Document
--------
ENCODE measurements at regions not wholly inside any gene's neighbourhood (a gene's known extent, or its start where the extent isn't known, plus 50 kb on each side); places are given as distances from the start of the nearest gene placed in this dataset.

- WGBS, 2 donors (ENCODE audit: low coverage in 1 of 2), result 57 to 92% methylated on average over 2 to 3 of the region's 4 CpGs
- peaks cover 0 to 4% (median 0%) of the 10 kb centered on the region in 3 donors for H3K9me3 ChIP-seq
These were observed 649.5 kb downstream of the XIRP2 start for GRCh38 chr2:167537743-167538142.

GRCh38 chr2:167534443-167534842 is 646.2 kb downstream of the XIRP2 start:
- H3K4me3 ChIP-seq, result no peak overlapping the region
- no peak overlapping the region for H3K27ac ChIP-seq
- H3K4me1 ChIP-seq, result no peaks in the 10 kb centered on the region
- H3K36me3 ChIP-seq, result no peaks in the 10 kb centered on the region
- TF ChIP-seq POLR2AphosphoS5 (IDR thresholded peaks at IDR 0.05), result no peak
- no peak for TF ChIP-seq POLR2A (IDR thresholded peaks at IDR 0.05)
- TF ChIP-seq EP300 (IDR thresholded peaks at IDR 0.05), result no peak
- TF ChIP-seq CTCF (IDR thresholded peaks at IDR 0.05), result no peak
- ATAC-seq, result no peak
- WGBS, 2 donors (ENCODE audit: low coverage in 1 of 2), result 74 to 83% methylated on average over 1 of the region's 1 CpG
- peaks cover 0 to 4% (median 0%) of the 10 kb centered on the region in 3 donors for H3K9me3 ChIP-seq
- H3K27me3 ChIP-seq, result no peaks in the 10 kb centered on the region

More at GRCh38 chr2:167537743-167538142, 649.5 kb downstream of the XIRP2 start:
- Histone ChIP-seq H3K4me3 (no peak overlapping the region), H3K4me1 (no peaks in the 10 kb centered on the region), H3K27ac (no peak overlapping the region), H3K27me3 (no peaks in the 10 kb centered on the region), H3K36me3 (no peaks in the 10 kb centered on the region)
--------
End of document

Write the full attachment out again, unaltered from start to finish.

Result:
ENCODE measurements at regions not wholly inside any gene's neighbourhood (a gene's known extent, or its start where the extent isn't known, plus 50 kb on each side); places are given as distances from the start of the nearest gene placed in this dataset.

- WGBS, 2 donors (ENCODE audit: low coverage in 1 of 2), result 57 to 92% methylated on average over 2 to 3 of the region's 4 CpGs
- peaks cover 0 to 4% (median 0%) of the 10 kb centered on the region in 3 donors for H3K9me3 ChIP-seq
These were observed 649.5 kb downstream of the XIRP2 start for GRCh38 chr2:167537743-167538142.

GRCh38 chr2:167534443-167534842 is 646.2 kb downstream of the XIRP2 start:
- H3K4me3 ChIP-seq, result no peak overlapping the region
- no peak overlapping the region for H3K27ac ChIP-seq
- H3K4me1 ChIP-seq, result no peaks in the 10 kb centered on the region
- H3K36me3 ChIP-seq, result no peaks in the 10 kb centered on the region
- TF ChIP-seq POLR2AphosphoS5 (IDR thresholded peaks at IDR 0.05), result no peak
- no peak for TF ChIP-seq POLR2A (IDR thresholded peaks at IDR 0.05)
- TF ChIP-seq EP300 (IDR thresholded peaks at IDR 0.05), result no peak
- TF ChIP-seq CTCF (IDR thresholded peaks at IDR 0.05), result no peak
- ATAC-seq, result no peak
- WGBS, 2 donors (ENCODE audit: low coverage in 1 of 2), result 74 to 83% methylated on average over 1 of the region's 1 CpG
- peaks cover 0 to 4% (median 0%) of the 10 kb centered on the region in 3 donors for H3K9me3 ChIP-seq
- H3K27me3 ChIP-seq, result no peaks in the 10 kb centered on the region

More at GRCh38 chr2:167537743-167538142, 649.5 kb downstream of the XIRP2 start:
- Histone ChIP-seq H3K4me3 (no peak overlapping the region), H3K4me1 (no peaks in the 10 kb centered on the region), H3K27ac (no peak overlapping the region), H3K27me3 (no peaks in the 10 kb centered on the region), H3K36me3 (no peaks in the 10 kb centered on the region)